History is littered with examples of the fearful power of the mob. And of its irrationality and cruelty. It's the reason I've always resisted the superficial appeal of incorporating binding mass referendums as part of our democratic system. The groundswell of sympathy for 50-year-old Manurewa child-killer Bruce Emery on Friday after he was jailed for four years and three months for stabbing a 15-year-old tagger to death only reinforced my lack of faith in the wisdom of the mob.
Surely Emery is paying a very cheap price for someone who admitted running from his house with a 13cm kitchen knife in his hand, chasing the youngster down a street and extinguishing his life with a deadly thrust to his chest. Cheap when you think that 12-year-old Bailey Junior Kurariki, for instance, got locked up for seven years for the same crime of manslaughter - and he didn't even deliver any blows to his victim.
Even Emery, in an interview after his December conviction, admitted "I've created a complete mess" and asked for forgiveness from the youngster's family. As he said to the Sunday News at the time, "I would suggest people in this situation ring the police and stay on your property. For goodness sake don't even try to apprehend them. Just wake up in the morning and clean it off."
Who could disagree with that? Yet the bile-filled and often racist support for the killer that erupted onto the Herald online "your views" was having none of that.
"His greatest crime is that he can support himself and that he's white. There are two levels of justice in this country," said one, who argued Emery should get home detention "at worst".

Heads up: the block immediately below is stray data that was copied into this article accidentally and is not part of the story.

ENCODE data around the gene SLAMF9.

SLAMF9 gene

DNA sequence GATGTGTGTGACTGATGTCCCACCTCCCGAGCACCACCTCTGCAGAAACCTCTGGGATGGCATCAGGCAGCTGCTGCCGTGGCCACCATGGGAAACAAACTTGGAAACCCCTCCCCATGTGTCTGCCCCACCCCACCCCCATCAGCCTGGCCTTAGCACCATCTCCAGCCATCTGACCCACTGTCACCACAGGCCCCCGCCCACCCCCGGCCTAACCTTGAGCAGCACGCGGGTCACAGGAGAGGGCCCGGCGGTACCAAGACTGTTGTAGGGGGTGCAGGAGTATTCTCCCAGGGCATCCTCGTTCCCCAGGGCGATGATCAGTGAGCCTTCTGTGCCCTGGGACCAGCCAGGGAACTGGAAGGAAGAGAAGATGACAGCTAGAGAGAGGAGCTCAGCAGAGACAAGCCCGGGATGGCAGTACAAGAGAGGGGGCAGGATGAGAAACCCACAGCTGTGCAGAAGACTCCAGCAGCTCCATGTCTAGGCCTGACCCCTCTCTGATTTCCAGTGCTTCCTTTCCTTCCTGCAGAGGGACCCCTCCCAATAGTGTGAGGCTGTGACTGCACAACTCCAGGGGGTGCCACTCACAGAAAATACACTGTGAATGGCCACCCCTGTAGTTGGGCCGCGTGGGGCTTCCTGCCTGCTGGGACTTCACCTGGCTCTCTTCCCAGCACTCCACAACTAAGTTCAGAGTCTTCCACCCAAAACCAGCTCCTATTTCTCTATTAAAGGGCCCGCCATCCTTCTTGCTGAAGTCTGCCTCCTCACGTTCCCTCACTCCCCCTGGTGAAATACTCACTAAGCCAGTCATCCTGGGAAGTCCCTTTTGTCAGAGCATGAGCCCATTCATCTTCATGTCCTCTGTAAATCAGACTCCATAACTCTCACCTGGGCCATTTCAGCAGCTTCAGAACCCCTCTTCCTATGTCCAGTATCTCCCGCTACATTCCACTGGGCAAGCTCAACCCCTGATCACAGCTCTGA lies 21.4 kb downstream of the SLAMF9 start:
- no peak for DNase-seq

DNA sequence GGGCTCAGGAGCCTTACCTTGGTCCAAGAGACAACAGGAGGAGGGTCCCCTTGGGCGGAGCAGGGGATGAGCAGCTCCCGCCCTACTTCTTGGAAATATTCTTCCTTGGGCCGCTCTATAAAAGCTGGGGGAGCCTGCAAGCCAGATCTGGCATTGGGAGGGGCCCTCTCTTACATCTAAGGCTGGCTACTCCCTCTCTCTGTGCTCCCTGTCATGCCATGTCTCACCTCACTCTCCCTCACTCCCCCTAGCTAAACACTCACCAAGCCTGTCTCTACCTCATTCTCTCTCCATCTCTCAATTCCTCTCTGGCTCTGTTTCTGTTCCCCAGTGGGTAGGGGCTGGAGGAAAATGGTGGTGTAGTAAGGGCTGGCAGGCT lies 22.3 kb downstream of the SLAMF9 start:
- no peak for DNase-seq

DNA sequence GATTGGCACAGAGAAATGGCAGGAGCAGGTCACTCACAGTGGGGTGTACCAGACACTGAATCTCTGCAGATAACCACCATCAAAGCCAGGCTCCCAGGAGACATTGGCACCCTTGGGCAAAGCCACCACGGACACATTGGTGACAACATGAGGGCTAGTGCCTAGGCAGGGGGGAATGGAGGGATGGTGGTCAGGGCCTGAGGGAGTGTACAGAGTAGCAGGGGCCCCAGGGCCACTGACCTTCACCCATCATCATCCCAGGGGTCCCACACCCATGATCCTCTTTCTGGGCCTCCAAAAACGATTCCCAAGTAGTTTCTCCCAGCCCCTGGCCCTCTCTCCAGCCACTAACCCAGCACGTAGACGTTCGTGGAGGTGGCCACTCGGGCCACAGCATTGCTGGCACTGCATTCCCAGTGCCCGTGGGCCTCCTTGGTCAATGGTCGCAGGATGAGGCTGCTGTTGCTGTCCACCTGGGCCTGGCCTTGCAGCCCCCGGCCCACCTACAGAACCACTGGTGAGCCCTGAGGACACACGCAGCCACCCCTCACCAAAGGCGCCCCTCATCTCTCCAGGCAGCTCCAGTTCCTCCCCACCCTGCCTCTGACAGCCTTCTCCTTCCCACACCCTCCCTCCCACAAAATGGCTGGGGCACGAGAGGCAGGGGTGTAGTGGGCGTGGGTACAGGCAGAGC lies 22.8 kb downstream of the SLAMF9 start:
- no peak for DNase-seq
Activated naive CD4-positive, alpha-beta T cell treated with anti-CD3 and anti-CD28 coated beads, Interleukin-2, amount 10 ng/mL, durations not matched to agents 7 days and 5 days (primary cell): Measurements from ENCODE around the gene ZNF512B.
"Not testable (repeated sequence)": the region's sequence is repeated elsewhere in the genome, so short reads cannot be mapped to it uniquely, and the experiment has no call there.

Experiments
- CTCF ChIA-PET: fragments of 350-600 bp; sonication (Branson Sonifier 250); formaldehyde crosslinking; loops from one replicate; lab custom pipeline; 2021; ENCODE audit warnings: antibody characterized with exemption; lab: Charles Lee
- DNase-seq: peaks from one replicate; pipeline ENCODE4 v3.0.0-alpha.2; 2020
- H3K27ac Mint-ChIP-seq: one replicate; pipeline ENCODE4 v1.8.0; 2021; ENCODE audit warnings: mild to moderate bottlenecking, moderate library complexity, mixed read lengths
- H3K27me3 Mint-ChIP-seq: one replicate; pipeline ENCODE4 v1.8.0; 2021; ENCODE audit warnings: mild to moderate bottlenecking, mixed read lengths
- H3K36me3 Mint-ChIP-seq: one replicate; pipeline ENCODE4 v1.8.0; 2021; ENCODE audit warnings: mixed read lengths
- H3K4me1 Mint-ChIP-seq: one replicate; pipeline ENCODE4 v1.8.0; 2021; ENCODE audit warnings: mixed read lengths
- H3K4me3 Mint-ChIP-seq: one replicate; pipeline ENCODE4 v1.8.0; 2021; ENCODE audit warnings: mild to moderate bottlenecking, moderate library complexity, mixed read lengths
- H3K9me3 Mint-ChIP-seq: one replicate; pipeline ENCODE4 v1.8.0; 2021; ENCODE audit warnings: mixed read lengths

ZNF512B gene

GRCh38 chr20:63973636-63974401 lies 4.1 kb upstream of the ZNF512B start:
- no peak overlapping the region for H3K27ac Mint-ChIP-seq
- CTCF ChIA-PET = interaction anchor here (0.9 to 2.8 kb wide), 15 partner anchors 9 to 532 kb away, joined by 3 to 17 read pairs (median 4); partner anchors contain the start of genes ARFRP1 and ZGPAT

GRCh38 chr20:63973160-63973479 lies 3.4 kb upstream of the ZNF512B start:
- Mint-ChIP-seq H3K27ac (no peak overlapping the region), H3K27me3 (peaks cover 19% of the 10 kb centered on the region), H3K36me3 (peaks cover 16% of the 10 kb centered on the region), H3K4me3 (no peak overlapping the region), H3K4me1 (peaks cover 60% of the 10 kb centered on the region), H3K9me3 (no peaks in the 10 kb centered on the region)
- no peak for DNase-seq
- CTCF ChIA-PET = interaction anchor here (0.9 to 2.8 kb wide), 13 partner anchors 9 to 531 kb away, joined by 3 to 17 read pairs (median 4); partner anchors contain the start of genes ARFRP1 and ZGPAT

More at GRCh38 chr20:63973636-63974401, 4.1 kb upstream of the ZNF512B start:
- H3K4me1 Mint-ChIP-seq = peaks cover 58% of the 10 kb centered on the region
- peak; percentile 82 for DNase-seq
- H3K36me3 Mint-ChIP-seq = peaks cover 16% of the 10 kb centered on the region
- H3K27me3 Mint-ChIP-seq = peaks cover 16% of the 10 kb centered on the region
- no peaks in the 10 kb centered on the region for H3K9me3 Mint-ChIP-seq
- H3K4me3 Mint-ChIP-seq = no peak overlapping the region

Chris from Dunedin reckoned "It's a pity Mr Emery didn't get his scumbag mate, too. The little swine was willingly destroying Emery's property for no reason other than that he felt like it. Good riddance!"
From Wanganui comes the preposterous claim that "the tagger was not stabbed but had actually stepped into the knife and provoked Emery". He added that "this sentence sends a message out to all those scumbag taggers that it is ok to tag because the courts will protect them".
Others want to give the killer a medal, one claiming "the silly child deserved what he got" and that "if the tagger wasn't defacing other people's property he would still be alive".
There was a time when my neighbourhood came in for concerted tagging attacks. It was infuriating to come out in the morning and see someone's handiwork decorating walls and fences up and down the street. It went on for months and the council graffiti police and the victims kept washing it off or painting it over.
It was so frustrating. I used to dash to the window thinking I could hear the tell-tale clack of the spray can being shaken. I imagined installing elaborate devices which would pour pots of paint over the miscreants, or hose them down as they set to work. But rushing to the kitchen, grabbing a knife for "protection" then chasing the scoundrels down the street and stabbing them? That never entered my head. To my knowledge, rushing around confronting people with deadly weapons has, to borrow a recent advertising campaign on family violence, never been all right.
Tourists talk about the friendliness of the New Zealanders they meet. But just below the surface there simmers a nasty uncharitable streak that should fill us all with a deep uneasiness. Perhaps it's always lurked there, and it's taken the anonymity of the internet to provide a conduit for it to ooze out. Whatever, it's much more scary to me than the odd tagger abroad at night.
Thankfully, there were a smattering of contributors with whom I could empathise. Rhys from Auckland who, tongue in cheek (I hope) asked "where is the Sensible Sentencing Trust now? Shouldn't they be spurting out about the inadequate sentences of the justice system?"
And from "Sane Aucklander" the last word. "A boy is dead, killed by a man. This man is given four years while the boy is dead forever. This boy had no knife, no weapon, did not threat. This boy did not deserve to die by the knife of this man."